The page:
So I worked out a backstory (revealed in the climax of The Puppet Show – Poe hadn’t known himself until then) and he became a far darker character than I first imagined. And that meant I had to rewrite Tilly to provide the balance. In theory they shouldn't be friends, they shouldn't really even be able to communicate with each other, but when I found a way to put them together, the result was surprisingly sweet. It was also very funny.

Tilly has grown as a character, and so has Poe, but they are still essentially the same people. In Dead Ground, the novel after The Curator, there’s even a scene where Tilly tries to explain the rules of Muggle Quidditch to Poe . . .

What makes Poe and Tilly the perfect pair for solving The Curator’s case?

Poe is stubborn to the point of insubordinate and Tilly is insanely intelligent. Together they form the almost perfect investigative team. But, because of Poe’s grumpiness and intentional rudeness, and Tilly’s guileless honesty and unintentional rudeness, nothing is ever straightforward.

They get into trouble, they follow the evidence even when they’re warned off something or someone, and they will never ever stop. They are also incredibly loyal to each other and their friends, and in this case it maybe the only thing that can save the day . . .

When you finished The Puppet Show, what made you decide to enter it for a CWA (Gold Dagger) award?

The cover of the first book in the Poe & Tilly series / Picture Credit: The Curator by M. W. Craven is published 10th December in paperback (Constable, £7.99)
The cover of the first book in the Poe & Tilly series / Picture Credit: The Curator by M. W. Craven is published 10th December in paperback (Constable, £7.99)

I didn't enter it, my publisher did (the Little, Brown imprint Constable). It was weird actually. I was at a crime fiction festival in Bristol called Crimefest in May 2019. The Daggers’ longlists are always announced there, but because I didn't know I’d been entered I wasn't planning to go to the ceremony… but the secretary of the Crime Writers’ Association asked me if was attending. I said I wasn't so she asked the question again. Again, I said I wasn't. Eventually it got through my thick head…

The other dagger longlists are always read out before the gold, and as I wasn't on the Steel Dagger or the New Blood Dagger, I thought the CWA secretary had made a mistake. When my name was read out for the gold it was a complete shock. To say I was surprised when my name was read out was an understatement.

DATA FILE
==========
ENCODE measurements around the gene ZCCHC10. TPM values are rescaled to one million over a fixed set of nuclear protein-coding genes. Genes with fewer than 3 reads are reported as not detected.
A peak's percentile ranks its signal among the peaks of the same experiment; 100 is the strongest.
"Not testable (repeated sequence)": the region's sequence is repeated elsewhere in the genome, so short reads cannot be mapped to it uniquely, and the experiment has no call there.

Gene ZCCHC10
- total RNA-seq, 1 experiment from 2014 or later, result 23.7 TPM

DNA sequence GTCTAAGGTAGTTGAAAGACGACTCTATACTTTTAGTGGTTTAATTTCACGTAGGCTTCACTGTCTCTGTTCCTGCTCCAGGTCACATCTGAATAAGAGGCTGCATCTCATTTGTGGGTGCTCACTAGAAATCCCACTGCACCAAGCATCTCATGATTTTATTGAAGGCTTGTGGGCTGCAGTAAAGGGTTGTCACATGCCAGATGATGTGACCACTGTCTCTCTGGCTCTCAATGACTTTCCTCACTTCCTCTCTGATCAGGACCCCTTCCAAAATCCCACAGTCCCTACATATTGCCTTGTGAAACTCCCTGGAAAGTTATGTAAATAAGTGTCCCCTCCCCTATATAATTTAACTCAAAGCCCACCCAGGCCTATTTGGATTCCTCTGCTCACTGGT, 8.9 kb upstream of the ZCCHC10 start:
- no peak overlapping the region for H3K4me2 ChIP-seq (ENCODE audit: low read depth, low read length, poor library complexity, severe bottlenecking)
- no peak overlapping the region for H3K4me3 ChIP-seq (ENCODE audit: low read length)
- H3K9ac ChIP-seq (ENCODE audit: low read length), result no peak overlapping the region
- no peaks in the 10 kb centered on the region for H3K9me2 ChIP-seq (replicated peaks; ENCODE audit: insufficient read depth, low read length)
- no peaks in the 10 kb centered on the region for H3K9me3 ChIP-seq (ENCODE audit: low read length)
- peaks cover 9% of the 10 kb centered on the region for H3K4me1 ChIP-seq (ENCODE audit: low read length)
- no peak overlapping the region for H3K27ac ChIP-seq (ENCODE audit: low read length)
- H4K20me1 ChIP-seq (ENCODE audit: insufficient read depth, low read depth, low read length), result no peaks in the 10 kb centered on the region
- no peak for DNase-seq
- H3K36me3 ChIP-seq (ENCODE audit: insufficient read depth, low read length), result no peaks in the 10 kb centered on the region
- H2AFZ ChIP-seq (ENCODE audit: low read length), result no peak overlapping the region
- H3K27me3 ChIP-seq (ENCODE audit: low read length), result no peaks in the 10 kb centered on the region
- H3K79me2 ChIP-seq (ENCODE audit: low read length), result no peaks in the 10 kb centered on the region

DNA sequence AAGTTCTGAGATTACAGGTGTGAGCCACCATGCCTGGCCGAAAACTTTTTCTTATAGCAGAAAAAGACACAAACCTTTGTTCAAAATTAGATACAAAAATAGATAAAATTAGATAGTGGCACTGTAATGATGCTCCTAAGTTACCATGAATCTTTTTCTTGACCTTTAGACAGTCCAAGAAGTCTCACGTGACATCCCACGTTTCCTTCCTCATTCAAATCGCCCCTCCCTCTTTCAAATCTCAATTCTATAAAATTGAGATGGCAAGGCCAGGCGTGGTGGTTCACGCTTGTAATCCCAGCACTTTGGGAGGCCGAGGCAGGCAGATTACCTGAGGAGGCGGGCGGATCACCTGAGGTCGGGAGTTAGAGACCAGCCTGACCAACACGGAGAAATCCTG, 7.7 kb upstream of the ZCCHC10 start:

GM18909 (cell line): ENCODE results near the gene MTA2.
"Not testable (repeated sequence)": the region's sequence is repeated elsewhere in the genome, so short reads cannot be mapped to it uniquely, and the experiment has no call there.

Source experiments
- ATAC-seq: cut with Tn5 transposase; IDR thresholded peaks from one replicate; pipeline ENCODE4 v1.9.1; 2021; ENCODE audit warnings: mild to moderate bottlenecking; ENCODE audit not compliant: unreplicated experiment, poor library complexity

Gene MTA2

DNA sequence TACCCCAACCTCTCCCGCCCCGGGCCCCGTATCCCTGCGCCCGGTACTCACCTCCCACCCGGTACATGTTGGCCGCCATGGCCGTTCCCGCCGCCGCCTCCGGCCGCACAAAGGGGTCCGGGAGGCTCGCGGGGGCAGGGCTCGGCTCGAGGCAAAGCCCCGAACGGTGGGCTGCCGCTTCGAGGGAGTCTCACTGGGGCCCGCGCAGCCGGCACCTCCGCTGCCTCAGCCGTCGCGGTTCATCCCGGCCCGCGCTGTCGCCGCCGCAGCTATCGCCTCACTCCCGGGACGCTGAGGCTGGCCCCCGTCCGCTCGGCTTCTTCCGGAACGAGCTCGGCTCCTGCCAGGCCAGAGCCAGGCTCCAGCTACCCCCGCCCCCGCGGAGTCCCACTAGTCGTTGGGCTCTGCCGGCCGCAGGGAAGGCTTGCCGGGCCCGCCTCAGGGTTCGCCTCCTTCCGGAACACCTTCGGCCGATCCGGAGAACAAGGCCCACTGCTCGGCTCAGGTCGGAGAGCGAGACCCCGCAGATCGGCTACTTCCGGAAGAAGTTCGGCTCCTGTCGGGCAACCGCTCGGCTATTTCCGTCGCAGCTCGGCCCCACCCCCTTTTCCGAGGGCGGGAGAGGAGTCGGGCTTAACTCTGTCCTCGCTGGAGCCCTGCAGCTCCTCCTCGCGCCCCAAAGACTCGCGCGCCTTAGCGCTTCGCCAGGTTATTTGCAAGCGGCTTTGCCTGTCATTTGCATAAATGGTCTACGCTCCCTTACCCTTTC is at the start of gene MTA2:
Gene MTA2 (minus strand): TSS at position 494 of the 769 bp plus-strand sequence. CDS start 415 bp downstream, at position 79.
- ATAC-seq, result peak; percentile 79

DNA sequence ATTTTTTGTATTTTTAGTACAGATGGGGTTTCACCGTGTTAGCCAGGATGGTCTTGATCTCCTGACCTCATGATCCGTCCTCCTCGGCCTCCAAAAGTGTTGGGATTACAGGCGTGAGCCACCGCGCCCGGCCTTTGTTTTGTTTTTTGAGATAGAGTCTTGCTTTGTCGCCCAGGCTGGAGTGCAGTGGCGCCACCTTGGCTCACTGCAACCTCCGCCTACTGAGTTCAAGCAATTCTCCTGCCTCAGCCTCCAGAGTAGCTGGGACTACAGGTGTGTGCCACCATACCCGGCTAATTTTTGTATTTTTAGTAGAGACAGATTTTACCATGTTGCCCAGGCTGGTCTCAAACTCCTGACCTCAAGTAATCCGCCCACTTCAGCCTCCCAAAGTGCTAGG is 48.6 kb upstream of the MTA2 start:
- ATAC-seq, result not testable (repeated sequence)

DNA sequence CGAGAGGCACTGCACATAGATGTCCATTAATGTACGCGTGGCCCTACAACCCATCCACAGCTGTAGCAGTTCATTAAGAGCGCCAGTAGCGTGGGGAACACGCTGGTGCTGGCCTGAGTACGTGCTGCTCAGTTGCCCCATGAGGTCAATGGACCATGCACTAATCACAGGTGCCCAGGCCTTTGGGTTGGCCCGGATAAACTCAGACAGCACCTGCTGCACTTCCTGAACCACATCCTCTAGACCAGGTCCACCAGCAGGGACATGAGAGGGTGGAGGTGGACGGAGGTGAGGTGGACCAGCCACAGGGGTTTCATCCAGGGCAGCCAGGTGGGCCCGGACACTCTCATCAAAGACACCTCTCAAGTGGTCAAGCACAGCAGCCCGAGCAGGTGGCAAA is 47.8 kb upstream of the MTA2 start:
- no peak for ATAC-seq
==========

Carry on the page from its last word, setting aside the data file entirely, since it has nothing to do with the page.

When your books won these awards (CWA), how proud were you?

I was in shock. My phone exploded with messages and tweets and emails and texts, from authors all over the world. But, that was nothing to the shock my editor was in. The paperback of Black Summer was due to be printed the next day and they had to scramble about in the morning to get the award on the front cover.

But now it’s sunk in, now I’m not the current holder, I can get more philosophical about it. It’s a huge achievement and arguably one that can only be equaled, never bettered. Some giants of the genre have won the gold dagger, but there are also giants who haven’t won it too. Stephen King is a name that springs to mind. He was shortlisted for Mr Mercedes, but he didn't win.

The cover of the second book in the Poe & Tilly series / Picture Credit: The Curator by M. W. Craven is published 10th December in paperback (Constable, £7.99)
The cover of the second book in the Poe & Tilly series / Picture Credit: The Curator by M. W. Craven is published 10th December in paperback (Constable, £7.99)

Another question derived from your bio; you say that many ideas for plot points or stories for your books come from personal experience or are loosely based off them. Would you care to share?

Detective Inspector Avison Fluke’s experience with a life-threatening illness in the first book in the Fluke series, Born in a Burial Gown, was loosely based on the same illness I had back in 2003/2004. In fact the only thing I changed were Fluke’s side effects. He lies to his superiors about how his recovery was going so he can return to work, as did I, and the plot kind of took off from there.

Most of the locations in the books are real and they tend to be places I’ve already been to. The settings are therefore ‘pre-researched’. There have also been elements of cases I worked on as a probation officer that have made their way into the books.

Might be a crime, might just be a fragment of a conversation I had overheard (for example, when Poe and Tilly were tracking the killer via the ANPR cameras (the cameras on the roads that record number plates) in The Puppet Show, I used my experience of a joint probation and police investigation into the movements of a high risk sex offender), but ultimately most of what I write about comes from a place in my mind I had better not look too closely into.

Finally, how many Poe and Tilly books can readers and fans, like myself, expect in the coming years?

Given how well the series seems to be doing if it were up to my editor, hundreds I suspect. Dead Ground is out next June, and that’s the fourth novel in the series. The Botanist, the fifth novel, is written and is out June 2022 and The Mercy Chair, which I’ll start on December 1st is due in June 2023. And as readers seemed to enjoy the short story collection, Cut Short, I’ll probably bang out a few more of them over the next few years. Basically my publishing schedule is now full until December 2024 so there’s plenty more to come.

The Curator by M. W. Craven is published 10th December in Paperback (Constable, £7.99)

Written by Melissa, who you can follow on Twitter @melissajournal